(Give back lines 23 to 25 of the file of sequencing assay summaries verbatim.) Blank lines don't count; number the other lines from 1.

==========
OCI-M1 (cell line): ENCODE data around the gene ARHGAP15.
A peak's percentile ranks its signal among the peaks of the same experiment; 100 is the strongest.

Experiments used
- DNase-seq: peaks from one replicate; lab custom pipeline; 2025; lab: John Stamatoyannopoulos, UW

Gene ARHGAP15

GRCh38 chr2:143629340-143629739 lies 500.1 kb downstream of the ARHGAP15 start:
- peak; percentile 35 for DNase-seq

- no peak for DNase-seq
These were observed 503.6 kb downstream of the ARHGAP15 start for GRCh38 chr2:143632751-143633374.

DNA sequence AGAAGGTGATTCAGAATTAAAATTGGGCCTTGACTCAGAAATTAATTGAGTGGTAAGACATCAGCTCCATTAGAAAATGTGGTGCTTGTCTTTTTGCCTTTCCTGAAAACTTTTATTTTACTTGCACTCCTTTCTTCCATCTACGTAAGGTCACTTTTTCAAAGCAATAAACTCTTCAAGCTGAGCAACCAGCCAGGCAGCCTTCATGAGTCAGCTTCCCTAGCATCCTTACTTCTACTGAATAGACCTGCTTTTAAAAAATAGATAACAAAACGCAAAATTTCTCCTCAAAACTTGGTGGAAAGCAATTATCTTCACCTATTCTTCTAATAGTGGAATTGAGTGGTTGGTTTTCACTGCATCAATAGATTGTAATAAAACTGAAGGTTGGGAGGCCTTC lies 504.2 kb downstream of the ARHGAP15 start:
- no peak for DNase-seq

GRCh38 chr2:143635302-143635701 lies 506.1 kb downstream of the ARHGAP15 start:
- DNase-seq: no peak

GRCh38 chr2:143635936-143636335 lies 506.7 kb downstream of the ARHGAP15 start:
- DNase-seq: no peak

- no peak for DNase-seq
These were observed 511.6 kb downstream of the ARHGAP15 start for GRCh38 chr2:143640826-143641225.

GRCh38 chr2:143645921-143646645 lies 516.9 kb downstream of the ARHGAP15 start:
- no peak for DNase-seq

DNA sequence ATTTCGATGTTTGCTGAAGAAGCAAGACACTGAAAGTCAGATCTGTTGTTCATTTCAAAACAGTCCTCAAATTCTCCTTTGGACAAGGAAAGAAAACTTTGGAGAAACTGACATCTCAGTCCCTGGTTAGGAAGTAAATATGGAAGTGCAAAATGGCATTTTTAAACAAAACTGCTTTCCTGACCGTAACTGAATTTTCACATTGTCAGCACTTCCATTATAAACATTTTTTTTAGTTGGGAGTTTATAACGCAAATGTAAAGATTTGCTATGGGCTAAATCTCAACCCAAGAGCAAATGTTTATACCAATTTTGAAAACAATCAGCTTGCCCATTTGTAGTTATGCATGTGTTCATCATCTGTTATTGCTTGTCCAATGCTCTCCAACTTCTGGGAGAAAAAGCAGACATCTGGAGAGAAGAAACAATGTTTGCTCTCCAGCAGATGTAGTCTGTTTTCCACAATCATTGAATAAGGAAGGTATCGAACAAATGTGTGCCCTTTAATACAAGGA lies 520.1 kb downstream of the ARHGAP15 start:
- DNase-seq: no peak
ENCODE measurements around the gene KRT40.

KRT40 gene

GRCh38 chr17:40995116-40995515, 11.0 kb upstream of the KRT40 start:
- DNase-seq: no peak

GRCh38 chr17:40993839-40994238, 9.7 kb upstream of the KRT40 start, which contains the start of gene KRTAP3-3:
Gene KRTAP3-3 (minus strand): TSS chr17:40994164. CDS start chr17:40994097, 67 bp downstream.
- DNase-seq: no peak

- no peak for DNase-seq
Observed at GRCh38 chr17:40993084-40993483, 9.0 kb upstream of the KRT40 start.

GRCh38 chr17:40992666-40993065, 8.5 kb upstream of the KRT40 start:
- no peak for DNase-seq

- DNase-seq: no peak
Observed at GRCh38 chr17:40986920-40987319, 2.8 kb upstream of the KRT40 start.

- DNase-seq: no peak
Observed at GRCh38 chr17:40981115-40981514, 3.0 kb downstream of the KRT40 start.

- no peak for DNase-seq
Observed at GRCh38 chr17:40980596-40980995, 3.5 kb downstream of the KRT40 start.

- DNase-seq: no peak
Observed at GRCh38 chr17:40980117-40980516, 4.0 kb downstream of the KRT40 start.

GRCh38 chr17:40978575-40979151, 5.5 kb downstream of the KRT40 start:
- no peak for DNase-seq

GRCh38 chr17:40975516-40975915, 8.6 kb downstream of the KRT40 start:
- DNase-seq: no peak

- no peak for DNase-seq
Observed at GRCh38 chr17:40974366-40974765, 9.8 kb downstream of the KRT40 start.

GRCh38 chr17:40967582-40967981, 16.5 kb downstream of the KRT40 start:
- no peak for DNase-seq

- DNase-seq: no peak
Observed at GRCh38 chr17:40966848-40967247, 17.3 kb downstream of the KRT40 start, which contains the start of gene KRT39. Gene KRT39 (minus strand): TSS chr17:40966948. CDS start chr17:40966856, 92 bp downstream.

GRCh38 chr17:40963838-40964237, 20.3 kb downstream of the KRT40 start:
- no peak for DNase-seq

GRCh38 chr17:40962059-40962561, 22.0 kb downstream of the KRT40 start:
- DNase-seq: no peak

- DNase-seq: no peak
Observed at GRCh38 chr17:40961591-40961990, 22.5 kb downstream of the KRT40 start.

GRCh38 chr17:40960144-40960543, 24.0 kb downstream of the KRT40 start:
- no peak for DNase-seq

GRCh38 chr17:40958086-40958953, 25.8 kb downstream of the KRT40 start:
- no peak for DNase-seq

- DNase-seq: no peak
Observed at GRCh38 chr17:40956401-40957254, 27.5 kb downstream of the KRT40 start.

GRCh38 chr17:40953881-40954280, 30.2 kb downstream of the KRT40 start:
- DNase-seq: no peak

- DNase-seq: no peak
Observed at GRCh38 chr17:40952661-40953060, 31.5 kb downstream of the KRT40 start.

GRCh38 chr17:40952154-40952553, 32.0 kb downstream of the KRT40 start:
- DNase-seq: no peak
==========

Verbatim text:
KRT40 gene

GRCh38 chr17:40995116-40995515, 11.0 kb upstream of the KRT40 start:
- DNase-seq: no peak